Humans are not random decision-making machines. The ease of manipulating our consumption decisions is well documented. If you think your decisions aren't affected by external manipulations, it just means you haven't noticed.

Even 100 cigarettes per person in a day is not believable least 5000 - people did not smoke more than 10 packs per hour in 1960 or ever.

*per year

editing mistake from changing source from this graph


to this graph


In this case it looks like merely switching between different methods of tobacco consumption due to changes in the society. Cigarettes win vs pipes and cigars both in price and in time requirements.

No, there's no need for that. People are taught and molded to do so from birth. Ever see a toddler with a soda? You think they bought it?

So if our free will can’t extend to soda we clearly need new discussions on guilt and individual responsibility. We’ve been molded since birth.

it's worse than gunpoint: they use subliminal advertising https://www.campaignlive.co.uk/article/marlboro-coke-kfc-use...

This would imply that humans are completely unaffected by environmental factors.

Then buy sugary drinks companies.

How does banning cars and making cities more walk-able effect obesity?

I think in real life we have a lot of variables related to solve the obesity problem. But I agree that reduce using a car and make everyone use a bicycle/walking will reduce the percentage of obesity. We have to think more.

It entices people to do some physical exercise each day. That (my theory) doesn’t make them lose weight, but makes them gain less weight.

A negative correlation between obesity prevalence and ‘active transportation’ certainly exists. Check the charts on pages 11/20 and 12/20 (page numbers 805 and 806) of http://www.cycle-helmets.com/walk-bike-obesity-rates.pdf

I'd guess that nobody knows because we can't do experiments like that without a ton of confounding variables.

is it an obesity epidemic or humans converging to a biologically pre-determined weight. it's not that people are overeating but that decades ago they were undernourished. Maybe adult humans were meant to weight 200+ pounds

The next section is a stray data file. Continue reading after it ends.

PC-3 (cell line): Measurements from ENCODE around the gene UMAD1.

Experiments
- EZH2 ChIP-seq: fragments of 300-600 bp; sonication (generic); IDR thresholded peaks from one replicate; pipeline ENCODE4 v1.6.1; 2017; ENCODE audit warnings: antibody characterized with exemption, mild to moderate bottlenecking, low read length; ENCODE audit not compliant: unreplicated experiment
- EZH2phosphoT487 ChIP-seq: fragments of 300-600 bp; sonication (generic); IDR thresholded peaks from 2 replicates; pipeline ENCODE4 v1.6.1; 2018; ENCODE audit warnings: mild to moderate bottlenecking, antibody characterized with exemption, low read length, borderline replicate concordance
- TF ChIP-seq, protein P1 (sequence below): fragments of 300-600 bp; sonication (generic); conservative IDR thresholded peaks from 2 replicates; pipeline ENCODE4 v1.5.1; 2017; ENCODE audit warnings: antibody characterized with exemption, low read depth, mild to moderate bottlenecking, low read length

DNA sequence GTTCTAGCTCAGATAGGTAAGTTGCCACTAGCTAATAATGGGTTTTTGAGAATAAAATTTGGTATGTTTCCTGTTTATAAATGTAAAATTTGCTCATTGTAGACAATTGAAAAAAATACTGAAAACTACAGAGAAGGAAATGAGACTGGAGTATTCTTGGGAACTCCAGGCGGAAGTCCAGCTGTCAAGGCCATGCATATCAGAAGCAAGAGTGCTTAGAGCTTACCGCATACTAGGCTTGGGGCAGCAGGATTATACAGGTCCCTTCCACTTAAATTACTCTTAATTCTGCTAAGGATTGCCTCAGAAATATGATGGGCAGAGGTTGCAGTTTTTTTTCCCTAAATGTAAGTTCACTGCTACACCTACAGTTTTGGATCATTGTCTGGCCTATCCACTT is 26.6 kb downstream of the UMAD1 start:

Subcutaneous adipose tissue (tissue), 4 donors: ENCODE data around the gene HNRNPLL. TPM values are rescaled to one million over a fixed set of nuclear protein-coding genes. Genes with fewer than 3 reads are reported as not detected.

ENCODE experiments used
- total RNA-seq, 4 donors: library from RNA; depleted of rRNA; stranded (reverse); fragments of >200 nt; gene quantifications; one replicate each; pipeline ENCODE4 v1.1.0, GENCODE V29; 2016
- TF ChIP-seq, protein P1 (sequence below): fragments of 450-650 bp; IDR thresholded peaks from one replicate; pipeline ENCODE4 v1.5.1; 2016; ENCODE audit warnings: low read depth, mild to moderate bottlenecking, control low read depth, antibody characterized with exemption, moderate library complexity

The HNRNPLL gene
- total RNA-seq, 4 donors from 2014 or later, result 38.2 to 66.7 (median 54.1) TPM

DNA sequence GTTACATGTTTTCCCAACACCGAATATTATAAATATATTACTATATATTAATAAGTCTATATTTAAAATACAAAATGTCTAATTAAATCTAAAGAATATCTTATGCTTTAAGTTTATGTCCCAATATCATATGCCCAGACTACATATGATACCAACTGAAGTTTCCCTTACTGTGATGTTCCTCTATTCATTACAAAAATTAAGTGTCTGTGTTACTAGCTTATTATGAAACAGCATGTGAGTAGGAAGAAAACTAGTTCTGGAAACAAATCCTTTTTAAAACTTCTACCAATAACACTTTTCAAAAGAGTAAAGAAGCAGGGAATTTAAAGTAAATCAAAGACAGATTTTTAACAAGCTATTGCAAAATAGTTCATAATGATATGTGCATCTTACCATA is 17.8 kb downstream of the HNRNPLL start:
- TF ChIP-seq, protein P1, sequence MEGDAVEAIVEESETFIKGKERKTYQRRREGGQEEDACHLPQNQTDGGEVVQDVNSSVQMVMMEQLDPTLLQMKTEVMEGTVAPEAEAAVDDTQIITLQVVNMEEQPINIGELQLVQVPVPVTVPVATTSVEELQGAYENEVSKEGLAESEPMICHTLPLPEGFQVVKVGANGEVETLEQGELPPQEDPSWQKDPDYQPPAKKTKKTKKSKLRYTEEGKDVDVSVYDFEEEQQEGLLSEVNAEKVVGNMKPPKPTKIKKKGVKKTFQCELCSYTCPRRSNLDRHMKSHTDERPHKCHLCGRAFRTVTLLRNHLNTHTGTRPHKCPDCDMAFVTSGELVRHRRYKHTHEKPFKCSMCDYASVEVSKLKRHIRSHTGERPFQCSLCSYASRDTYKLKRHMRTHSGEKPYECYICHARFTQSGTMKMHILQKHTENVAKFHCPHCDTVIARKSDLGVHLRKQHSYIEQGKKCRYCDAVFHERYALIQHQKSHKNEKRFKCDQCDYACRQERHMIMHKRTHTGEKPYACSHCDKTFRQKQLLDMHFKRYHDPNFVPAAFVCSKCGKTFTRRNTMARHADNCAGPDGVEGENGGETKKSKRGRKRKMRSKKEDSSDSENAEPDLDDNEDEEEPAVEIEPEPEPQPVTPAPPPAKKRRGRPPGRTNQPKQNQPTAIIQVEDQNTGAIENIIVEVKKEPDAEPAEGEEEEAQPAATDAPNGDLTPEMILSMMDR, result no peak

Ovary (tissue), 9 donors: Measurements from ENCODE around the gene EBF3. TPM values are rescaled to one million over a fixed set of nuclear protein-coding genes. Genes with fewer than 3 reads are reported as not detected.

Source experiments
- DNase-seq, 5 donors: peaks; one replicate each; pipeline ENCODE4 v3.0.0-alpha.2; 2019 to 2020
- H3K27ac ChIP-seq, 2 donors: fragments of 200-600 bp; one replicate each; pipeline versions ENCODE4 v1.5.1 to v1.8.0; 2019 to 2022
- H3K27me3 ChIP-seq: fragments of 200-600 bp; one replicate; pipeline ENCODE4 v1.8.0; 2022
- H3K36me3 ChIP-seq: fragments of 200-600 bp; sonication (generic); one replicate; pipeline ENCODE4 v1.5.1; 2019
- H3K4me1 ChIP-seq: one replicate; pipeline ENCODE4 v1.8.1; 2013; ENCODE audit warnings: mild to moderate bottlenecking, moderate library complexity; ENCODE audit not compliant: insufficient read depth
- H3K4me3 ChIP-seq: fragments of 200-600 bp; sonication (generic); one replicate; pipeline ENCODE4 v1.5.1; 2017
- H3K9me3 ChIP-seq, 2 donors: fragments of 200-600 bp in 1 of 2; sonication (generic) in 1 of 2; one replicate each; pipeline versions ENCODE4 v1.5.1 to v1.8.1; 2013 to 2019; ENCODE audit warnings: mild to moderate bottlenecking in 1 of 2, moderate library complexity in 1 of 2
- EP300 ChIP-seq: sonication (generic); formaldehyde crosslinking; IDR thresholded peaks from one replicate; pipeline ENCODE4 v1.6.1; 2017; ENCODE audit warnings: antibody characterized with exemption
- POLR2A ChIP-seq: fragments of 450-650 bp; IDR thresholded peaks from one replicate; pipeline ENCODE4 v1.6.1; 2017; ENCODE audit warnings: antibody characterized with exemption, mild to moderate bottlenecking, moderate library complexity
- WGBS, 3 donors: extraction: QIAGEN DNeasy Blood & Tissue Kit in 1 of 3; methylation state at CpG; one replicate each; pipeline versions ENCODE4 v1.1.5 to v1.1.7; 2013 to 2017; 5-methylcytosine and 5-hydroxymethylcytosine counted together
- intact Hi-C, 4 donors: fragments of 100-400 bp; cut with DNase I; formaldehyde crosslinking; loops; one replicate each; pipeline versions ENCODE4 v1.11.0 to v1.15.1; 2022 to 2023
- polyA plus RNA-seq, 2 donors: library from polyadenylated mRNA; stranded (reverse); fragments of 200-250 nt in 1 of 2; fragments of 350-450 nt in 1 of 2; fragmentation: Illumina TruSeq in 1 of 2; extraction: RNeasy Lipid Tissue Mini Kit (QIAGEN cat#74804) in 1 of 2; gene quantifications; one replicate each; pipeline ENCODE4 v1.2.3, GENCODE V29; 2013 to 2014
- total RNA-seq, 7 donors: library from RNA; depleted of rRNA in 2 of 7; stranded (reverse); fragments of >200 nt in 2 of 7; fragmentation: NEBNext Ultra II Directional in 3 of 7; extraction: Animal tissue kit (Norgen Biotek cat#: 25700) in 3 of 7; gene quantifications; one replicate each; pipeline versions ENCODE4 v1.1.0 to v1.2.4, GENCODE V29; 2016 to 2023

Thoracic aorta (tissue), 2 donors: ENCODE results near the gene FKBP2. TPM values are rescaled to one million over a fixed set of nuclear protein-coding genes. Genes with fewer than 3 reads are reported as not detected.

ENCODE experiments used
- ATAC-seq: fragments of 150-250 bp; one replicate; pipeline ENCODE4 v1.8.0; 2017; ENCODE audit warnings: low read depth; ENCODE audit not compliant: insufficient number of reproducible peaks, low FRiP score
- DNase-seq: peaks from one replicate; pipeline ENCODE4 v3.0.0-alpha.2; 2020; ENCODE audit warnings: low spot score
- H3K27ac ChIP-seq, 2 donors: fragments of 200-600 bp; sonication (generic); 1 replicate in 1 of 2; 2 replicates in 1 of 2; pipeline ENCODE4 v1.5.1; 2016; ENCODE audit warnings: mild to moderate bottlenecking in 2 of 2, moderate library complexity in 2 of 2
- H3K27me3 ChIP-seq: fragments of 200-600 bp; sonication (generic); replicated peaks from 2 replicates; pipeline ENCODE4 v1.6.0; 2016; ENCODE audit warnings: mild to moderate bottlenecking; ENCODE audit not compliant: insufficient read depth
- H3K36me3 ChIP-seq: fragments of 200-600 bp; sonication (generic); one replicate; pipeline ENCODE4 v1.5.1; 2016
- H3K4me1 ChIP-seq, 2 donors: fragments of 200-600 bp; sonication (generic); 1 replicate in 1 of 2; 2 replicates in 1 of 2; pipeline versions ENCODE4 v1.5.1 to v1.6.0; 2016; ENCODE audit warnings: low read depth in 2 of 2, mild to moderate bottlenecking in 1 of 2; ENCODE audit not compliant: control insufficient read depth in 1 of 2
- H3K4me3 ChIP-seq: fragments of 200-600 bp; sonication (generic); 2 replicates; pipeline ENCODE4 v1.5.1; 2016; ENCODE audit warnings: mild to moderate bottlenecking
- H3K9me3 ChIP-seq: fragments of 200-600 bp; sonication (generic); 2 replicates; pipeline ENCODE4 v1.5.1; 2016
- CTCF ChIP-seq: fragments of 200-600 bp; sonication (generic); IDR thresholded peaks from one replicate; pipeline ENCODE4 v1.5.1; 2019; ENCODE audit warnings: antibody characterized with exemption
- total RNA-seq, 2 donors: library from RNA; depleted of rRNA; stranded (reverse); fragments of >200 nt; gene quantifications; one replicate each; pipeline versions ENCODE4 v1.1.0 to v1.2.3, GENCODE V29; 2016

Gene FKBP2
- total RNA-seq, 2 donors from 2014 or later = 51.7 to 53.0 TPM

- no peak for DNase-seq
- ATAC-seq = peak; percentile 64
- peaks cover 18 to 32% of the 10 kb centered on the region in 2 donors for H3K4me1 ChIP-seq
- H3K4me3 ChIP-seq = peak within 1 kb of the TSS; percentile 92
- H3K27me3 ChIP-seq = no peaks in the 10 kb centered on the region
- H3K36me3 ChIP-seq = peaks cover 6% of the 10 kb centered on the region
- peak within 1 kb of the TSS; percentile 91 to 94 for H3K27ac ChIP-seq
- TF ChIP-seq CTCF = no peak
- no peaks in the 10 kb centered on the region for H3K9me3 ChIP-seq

If that was the case, there wouldn’t be diseases that stem solely from being obese. And joints wouldn’t fail faster on obese people, and hearts wouldn’t fail faster on obese people.

We weren't "meant" to be any weight, we just evolved in an environment where food was scarce.

right. and now with abundance, humans weigh more

I guess it depends on the definition of "meant". Depending on your religious beliefs, you may believe humans were "meant" for this or that. Objectively, we can't say that humans were "meant" for anything.

We exist. Our actions have consequences. Take control and perform the actions that result in the consequences you want.

That line of thinking is incredibly harmful. It is unsubstantiated and plays into many obese individuals' idea about the world being run by thin people who have conspired against them.

Obesity is caused by food choices, it's an optional state you don't have to be obese that's a fact, yet a lot of people think its a fatality and a bad draw from the genetic lottery, when nothing could be further from the truth.

The only way to cure the obesity epidemic is public education, and inform people. A whole food plant-based diet is the best diet identified by science so far in terms of treating obesity, and even heart disease and diabetes yet the public is still in 2019 going on 2020 largely unaware.

If you want to learn about this in a very relatable and none-formal way, this YouTube channel Krocs in the Kitchen from an american couple is quite fun (they lost 800 pounds combined) - https://www.youtube.com/channel/UC9vIrPTF0znhis-gsFB8l8Q

> A whole food plant-based diet is the best diet identified by science so far in terms of treating obesity


I think the best diet science has identified in treating obesity is cutting out processed foods. Whether it's processed plant or animal food.

Heart disease and diabetes comes from sugar and carbs, all of which are plant based.

The key is word Whole, a whole food plant-based diet is the only diet documented to reverse the progression of heart disease.

The reversal of heart disease with this diet has been proven decades ago - https://nutritionfacts.org/2011/10/14/heart-disease-there-is...